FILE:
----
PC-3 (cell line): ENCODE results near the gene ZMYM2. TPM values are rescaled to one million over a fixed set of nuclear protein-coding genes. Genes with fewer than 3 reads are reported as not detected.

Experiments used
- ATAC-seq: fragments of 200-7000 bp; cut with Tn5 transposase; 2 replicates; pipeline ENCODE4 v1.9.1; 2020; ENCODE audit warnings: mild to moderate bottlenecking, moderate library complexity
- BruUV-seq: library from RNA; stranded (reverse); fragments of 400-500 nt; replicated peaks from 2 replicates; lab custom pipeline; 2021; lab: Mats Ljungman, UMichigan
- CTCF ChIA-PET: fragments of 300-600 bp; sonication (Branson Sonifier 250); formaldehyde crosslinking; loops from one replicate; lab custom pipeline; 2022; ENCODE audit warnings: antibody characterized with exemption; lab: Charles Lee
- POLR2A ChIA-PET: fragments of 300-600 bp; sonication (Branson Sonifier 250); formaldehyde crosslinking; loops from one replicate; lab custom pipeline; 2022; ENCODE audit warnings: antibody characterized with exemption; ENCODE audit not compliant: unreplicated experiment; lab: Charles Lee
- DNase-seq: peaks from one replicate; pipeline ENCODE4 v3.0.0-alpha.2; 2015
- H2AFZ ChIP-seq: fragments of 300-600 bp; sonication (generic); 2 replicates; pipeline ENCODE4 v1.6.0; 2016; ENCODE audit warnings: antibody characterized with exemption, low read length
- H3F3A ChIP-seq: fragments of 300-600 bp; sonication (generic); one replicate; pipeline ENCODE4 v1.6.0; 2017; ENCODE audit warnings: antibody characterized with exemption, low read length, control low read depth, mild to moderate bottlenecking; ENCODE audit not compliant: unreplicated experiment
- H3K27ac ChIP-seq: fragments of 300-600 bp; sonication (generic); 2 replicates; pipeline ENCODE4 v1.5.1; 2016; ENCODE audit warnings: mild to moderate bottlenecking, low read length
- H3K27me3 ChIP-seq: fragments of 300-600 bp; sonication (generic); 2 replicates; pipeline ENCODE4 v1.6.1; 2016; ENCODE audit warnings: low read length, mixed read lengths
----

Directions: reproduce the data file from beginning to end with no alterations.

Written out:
PC-3 (cell line): ENCODE results near the gene ZMYM2. TPM values are rescaled to one million over a fixed set of nuclear protein-coding genes. Genes with fewer than 3 reads are reported as not detected.

Experiments used
- ATAC-seq: fragments of 200-7000 bp; cut with Tn5 transposase; 2 replicates; pipeline ENCODE4 v1.9.1; 2020; ENCODE audit warnings: mild to moderate bottlenecking, moderate library complexity
- BruUV-seq: library from RNA; stranded (reverse); fragments of 400-500 nt; replicated peaks from 2 replicates; lab custom pipeline; 2021; lab: Mats Ljungman, UMichigan
- CTCF ChIA-PET: fragments of 300-600 bp; sonication (Branson Sonifier 250); formaldehyde crosslinking; loops from one replicate; lab custom pipeline; 2022; ENCODE audit warnings: antibody characterized with exemption; lab: Charles Lee
- POLR2A ChIA-PET: fragments of 300-600 bp; sonication (Branson Sonifier 250); formaldehyde crosslinking; loops from one replicate; lab custom pipeline; 2022; ENCODE audit warnings: antibody characterized with exemption; ENCODE audit not compliant: unreplicated experiment; lab: Charles Lee
- DNase-seq: peaks from one replicate; pipeline ENCODE4 v3.0.0-alpha.2; 2015
- H2AFZ ChIP-seq: fragments of 300-600 bp; sonication (generic); 2 replicates; pipeline ENCODE4 v1.6.0; 2016; ENCODE audit warnings: antibody characterized with exemption, low read length
- H3F3A ChIP-seq: fragments of 300-600 bp; sonication (generic); one replicate; pipeline ENCODE4 v1.6.0; 2017; ENCODE audit warnings: antibody characterized with exemption, low read length, control low read depth, mild to moderate bottlenecking; ENCODE audit not compliant: unreplicated experiment
- H3K27ac ChIP-seq: fragments of 300-600 bp; sonication (generic); 2 replicates; pipeline ENCODE4 v1.5.1; 2016; ENCODE audit warnings: mild to moderate bottlenecking, low read length
- H3K27me3 ChIP-seq: fragments of 300-600 bp; sonication (generic); 2 replicates; pipeline ENCODE4 v1.6.1; 2016; ENCODE audit warnings: low read length, mixed read lengths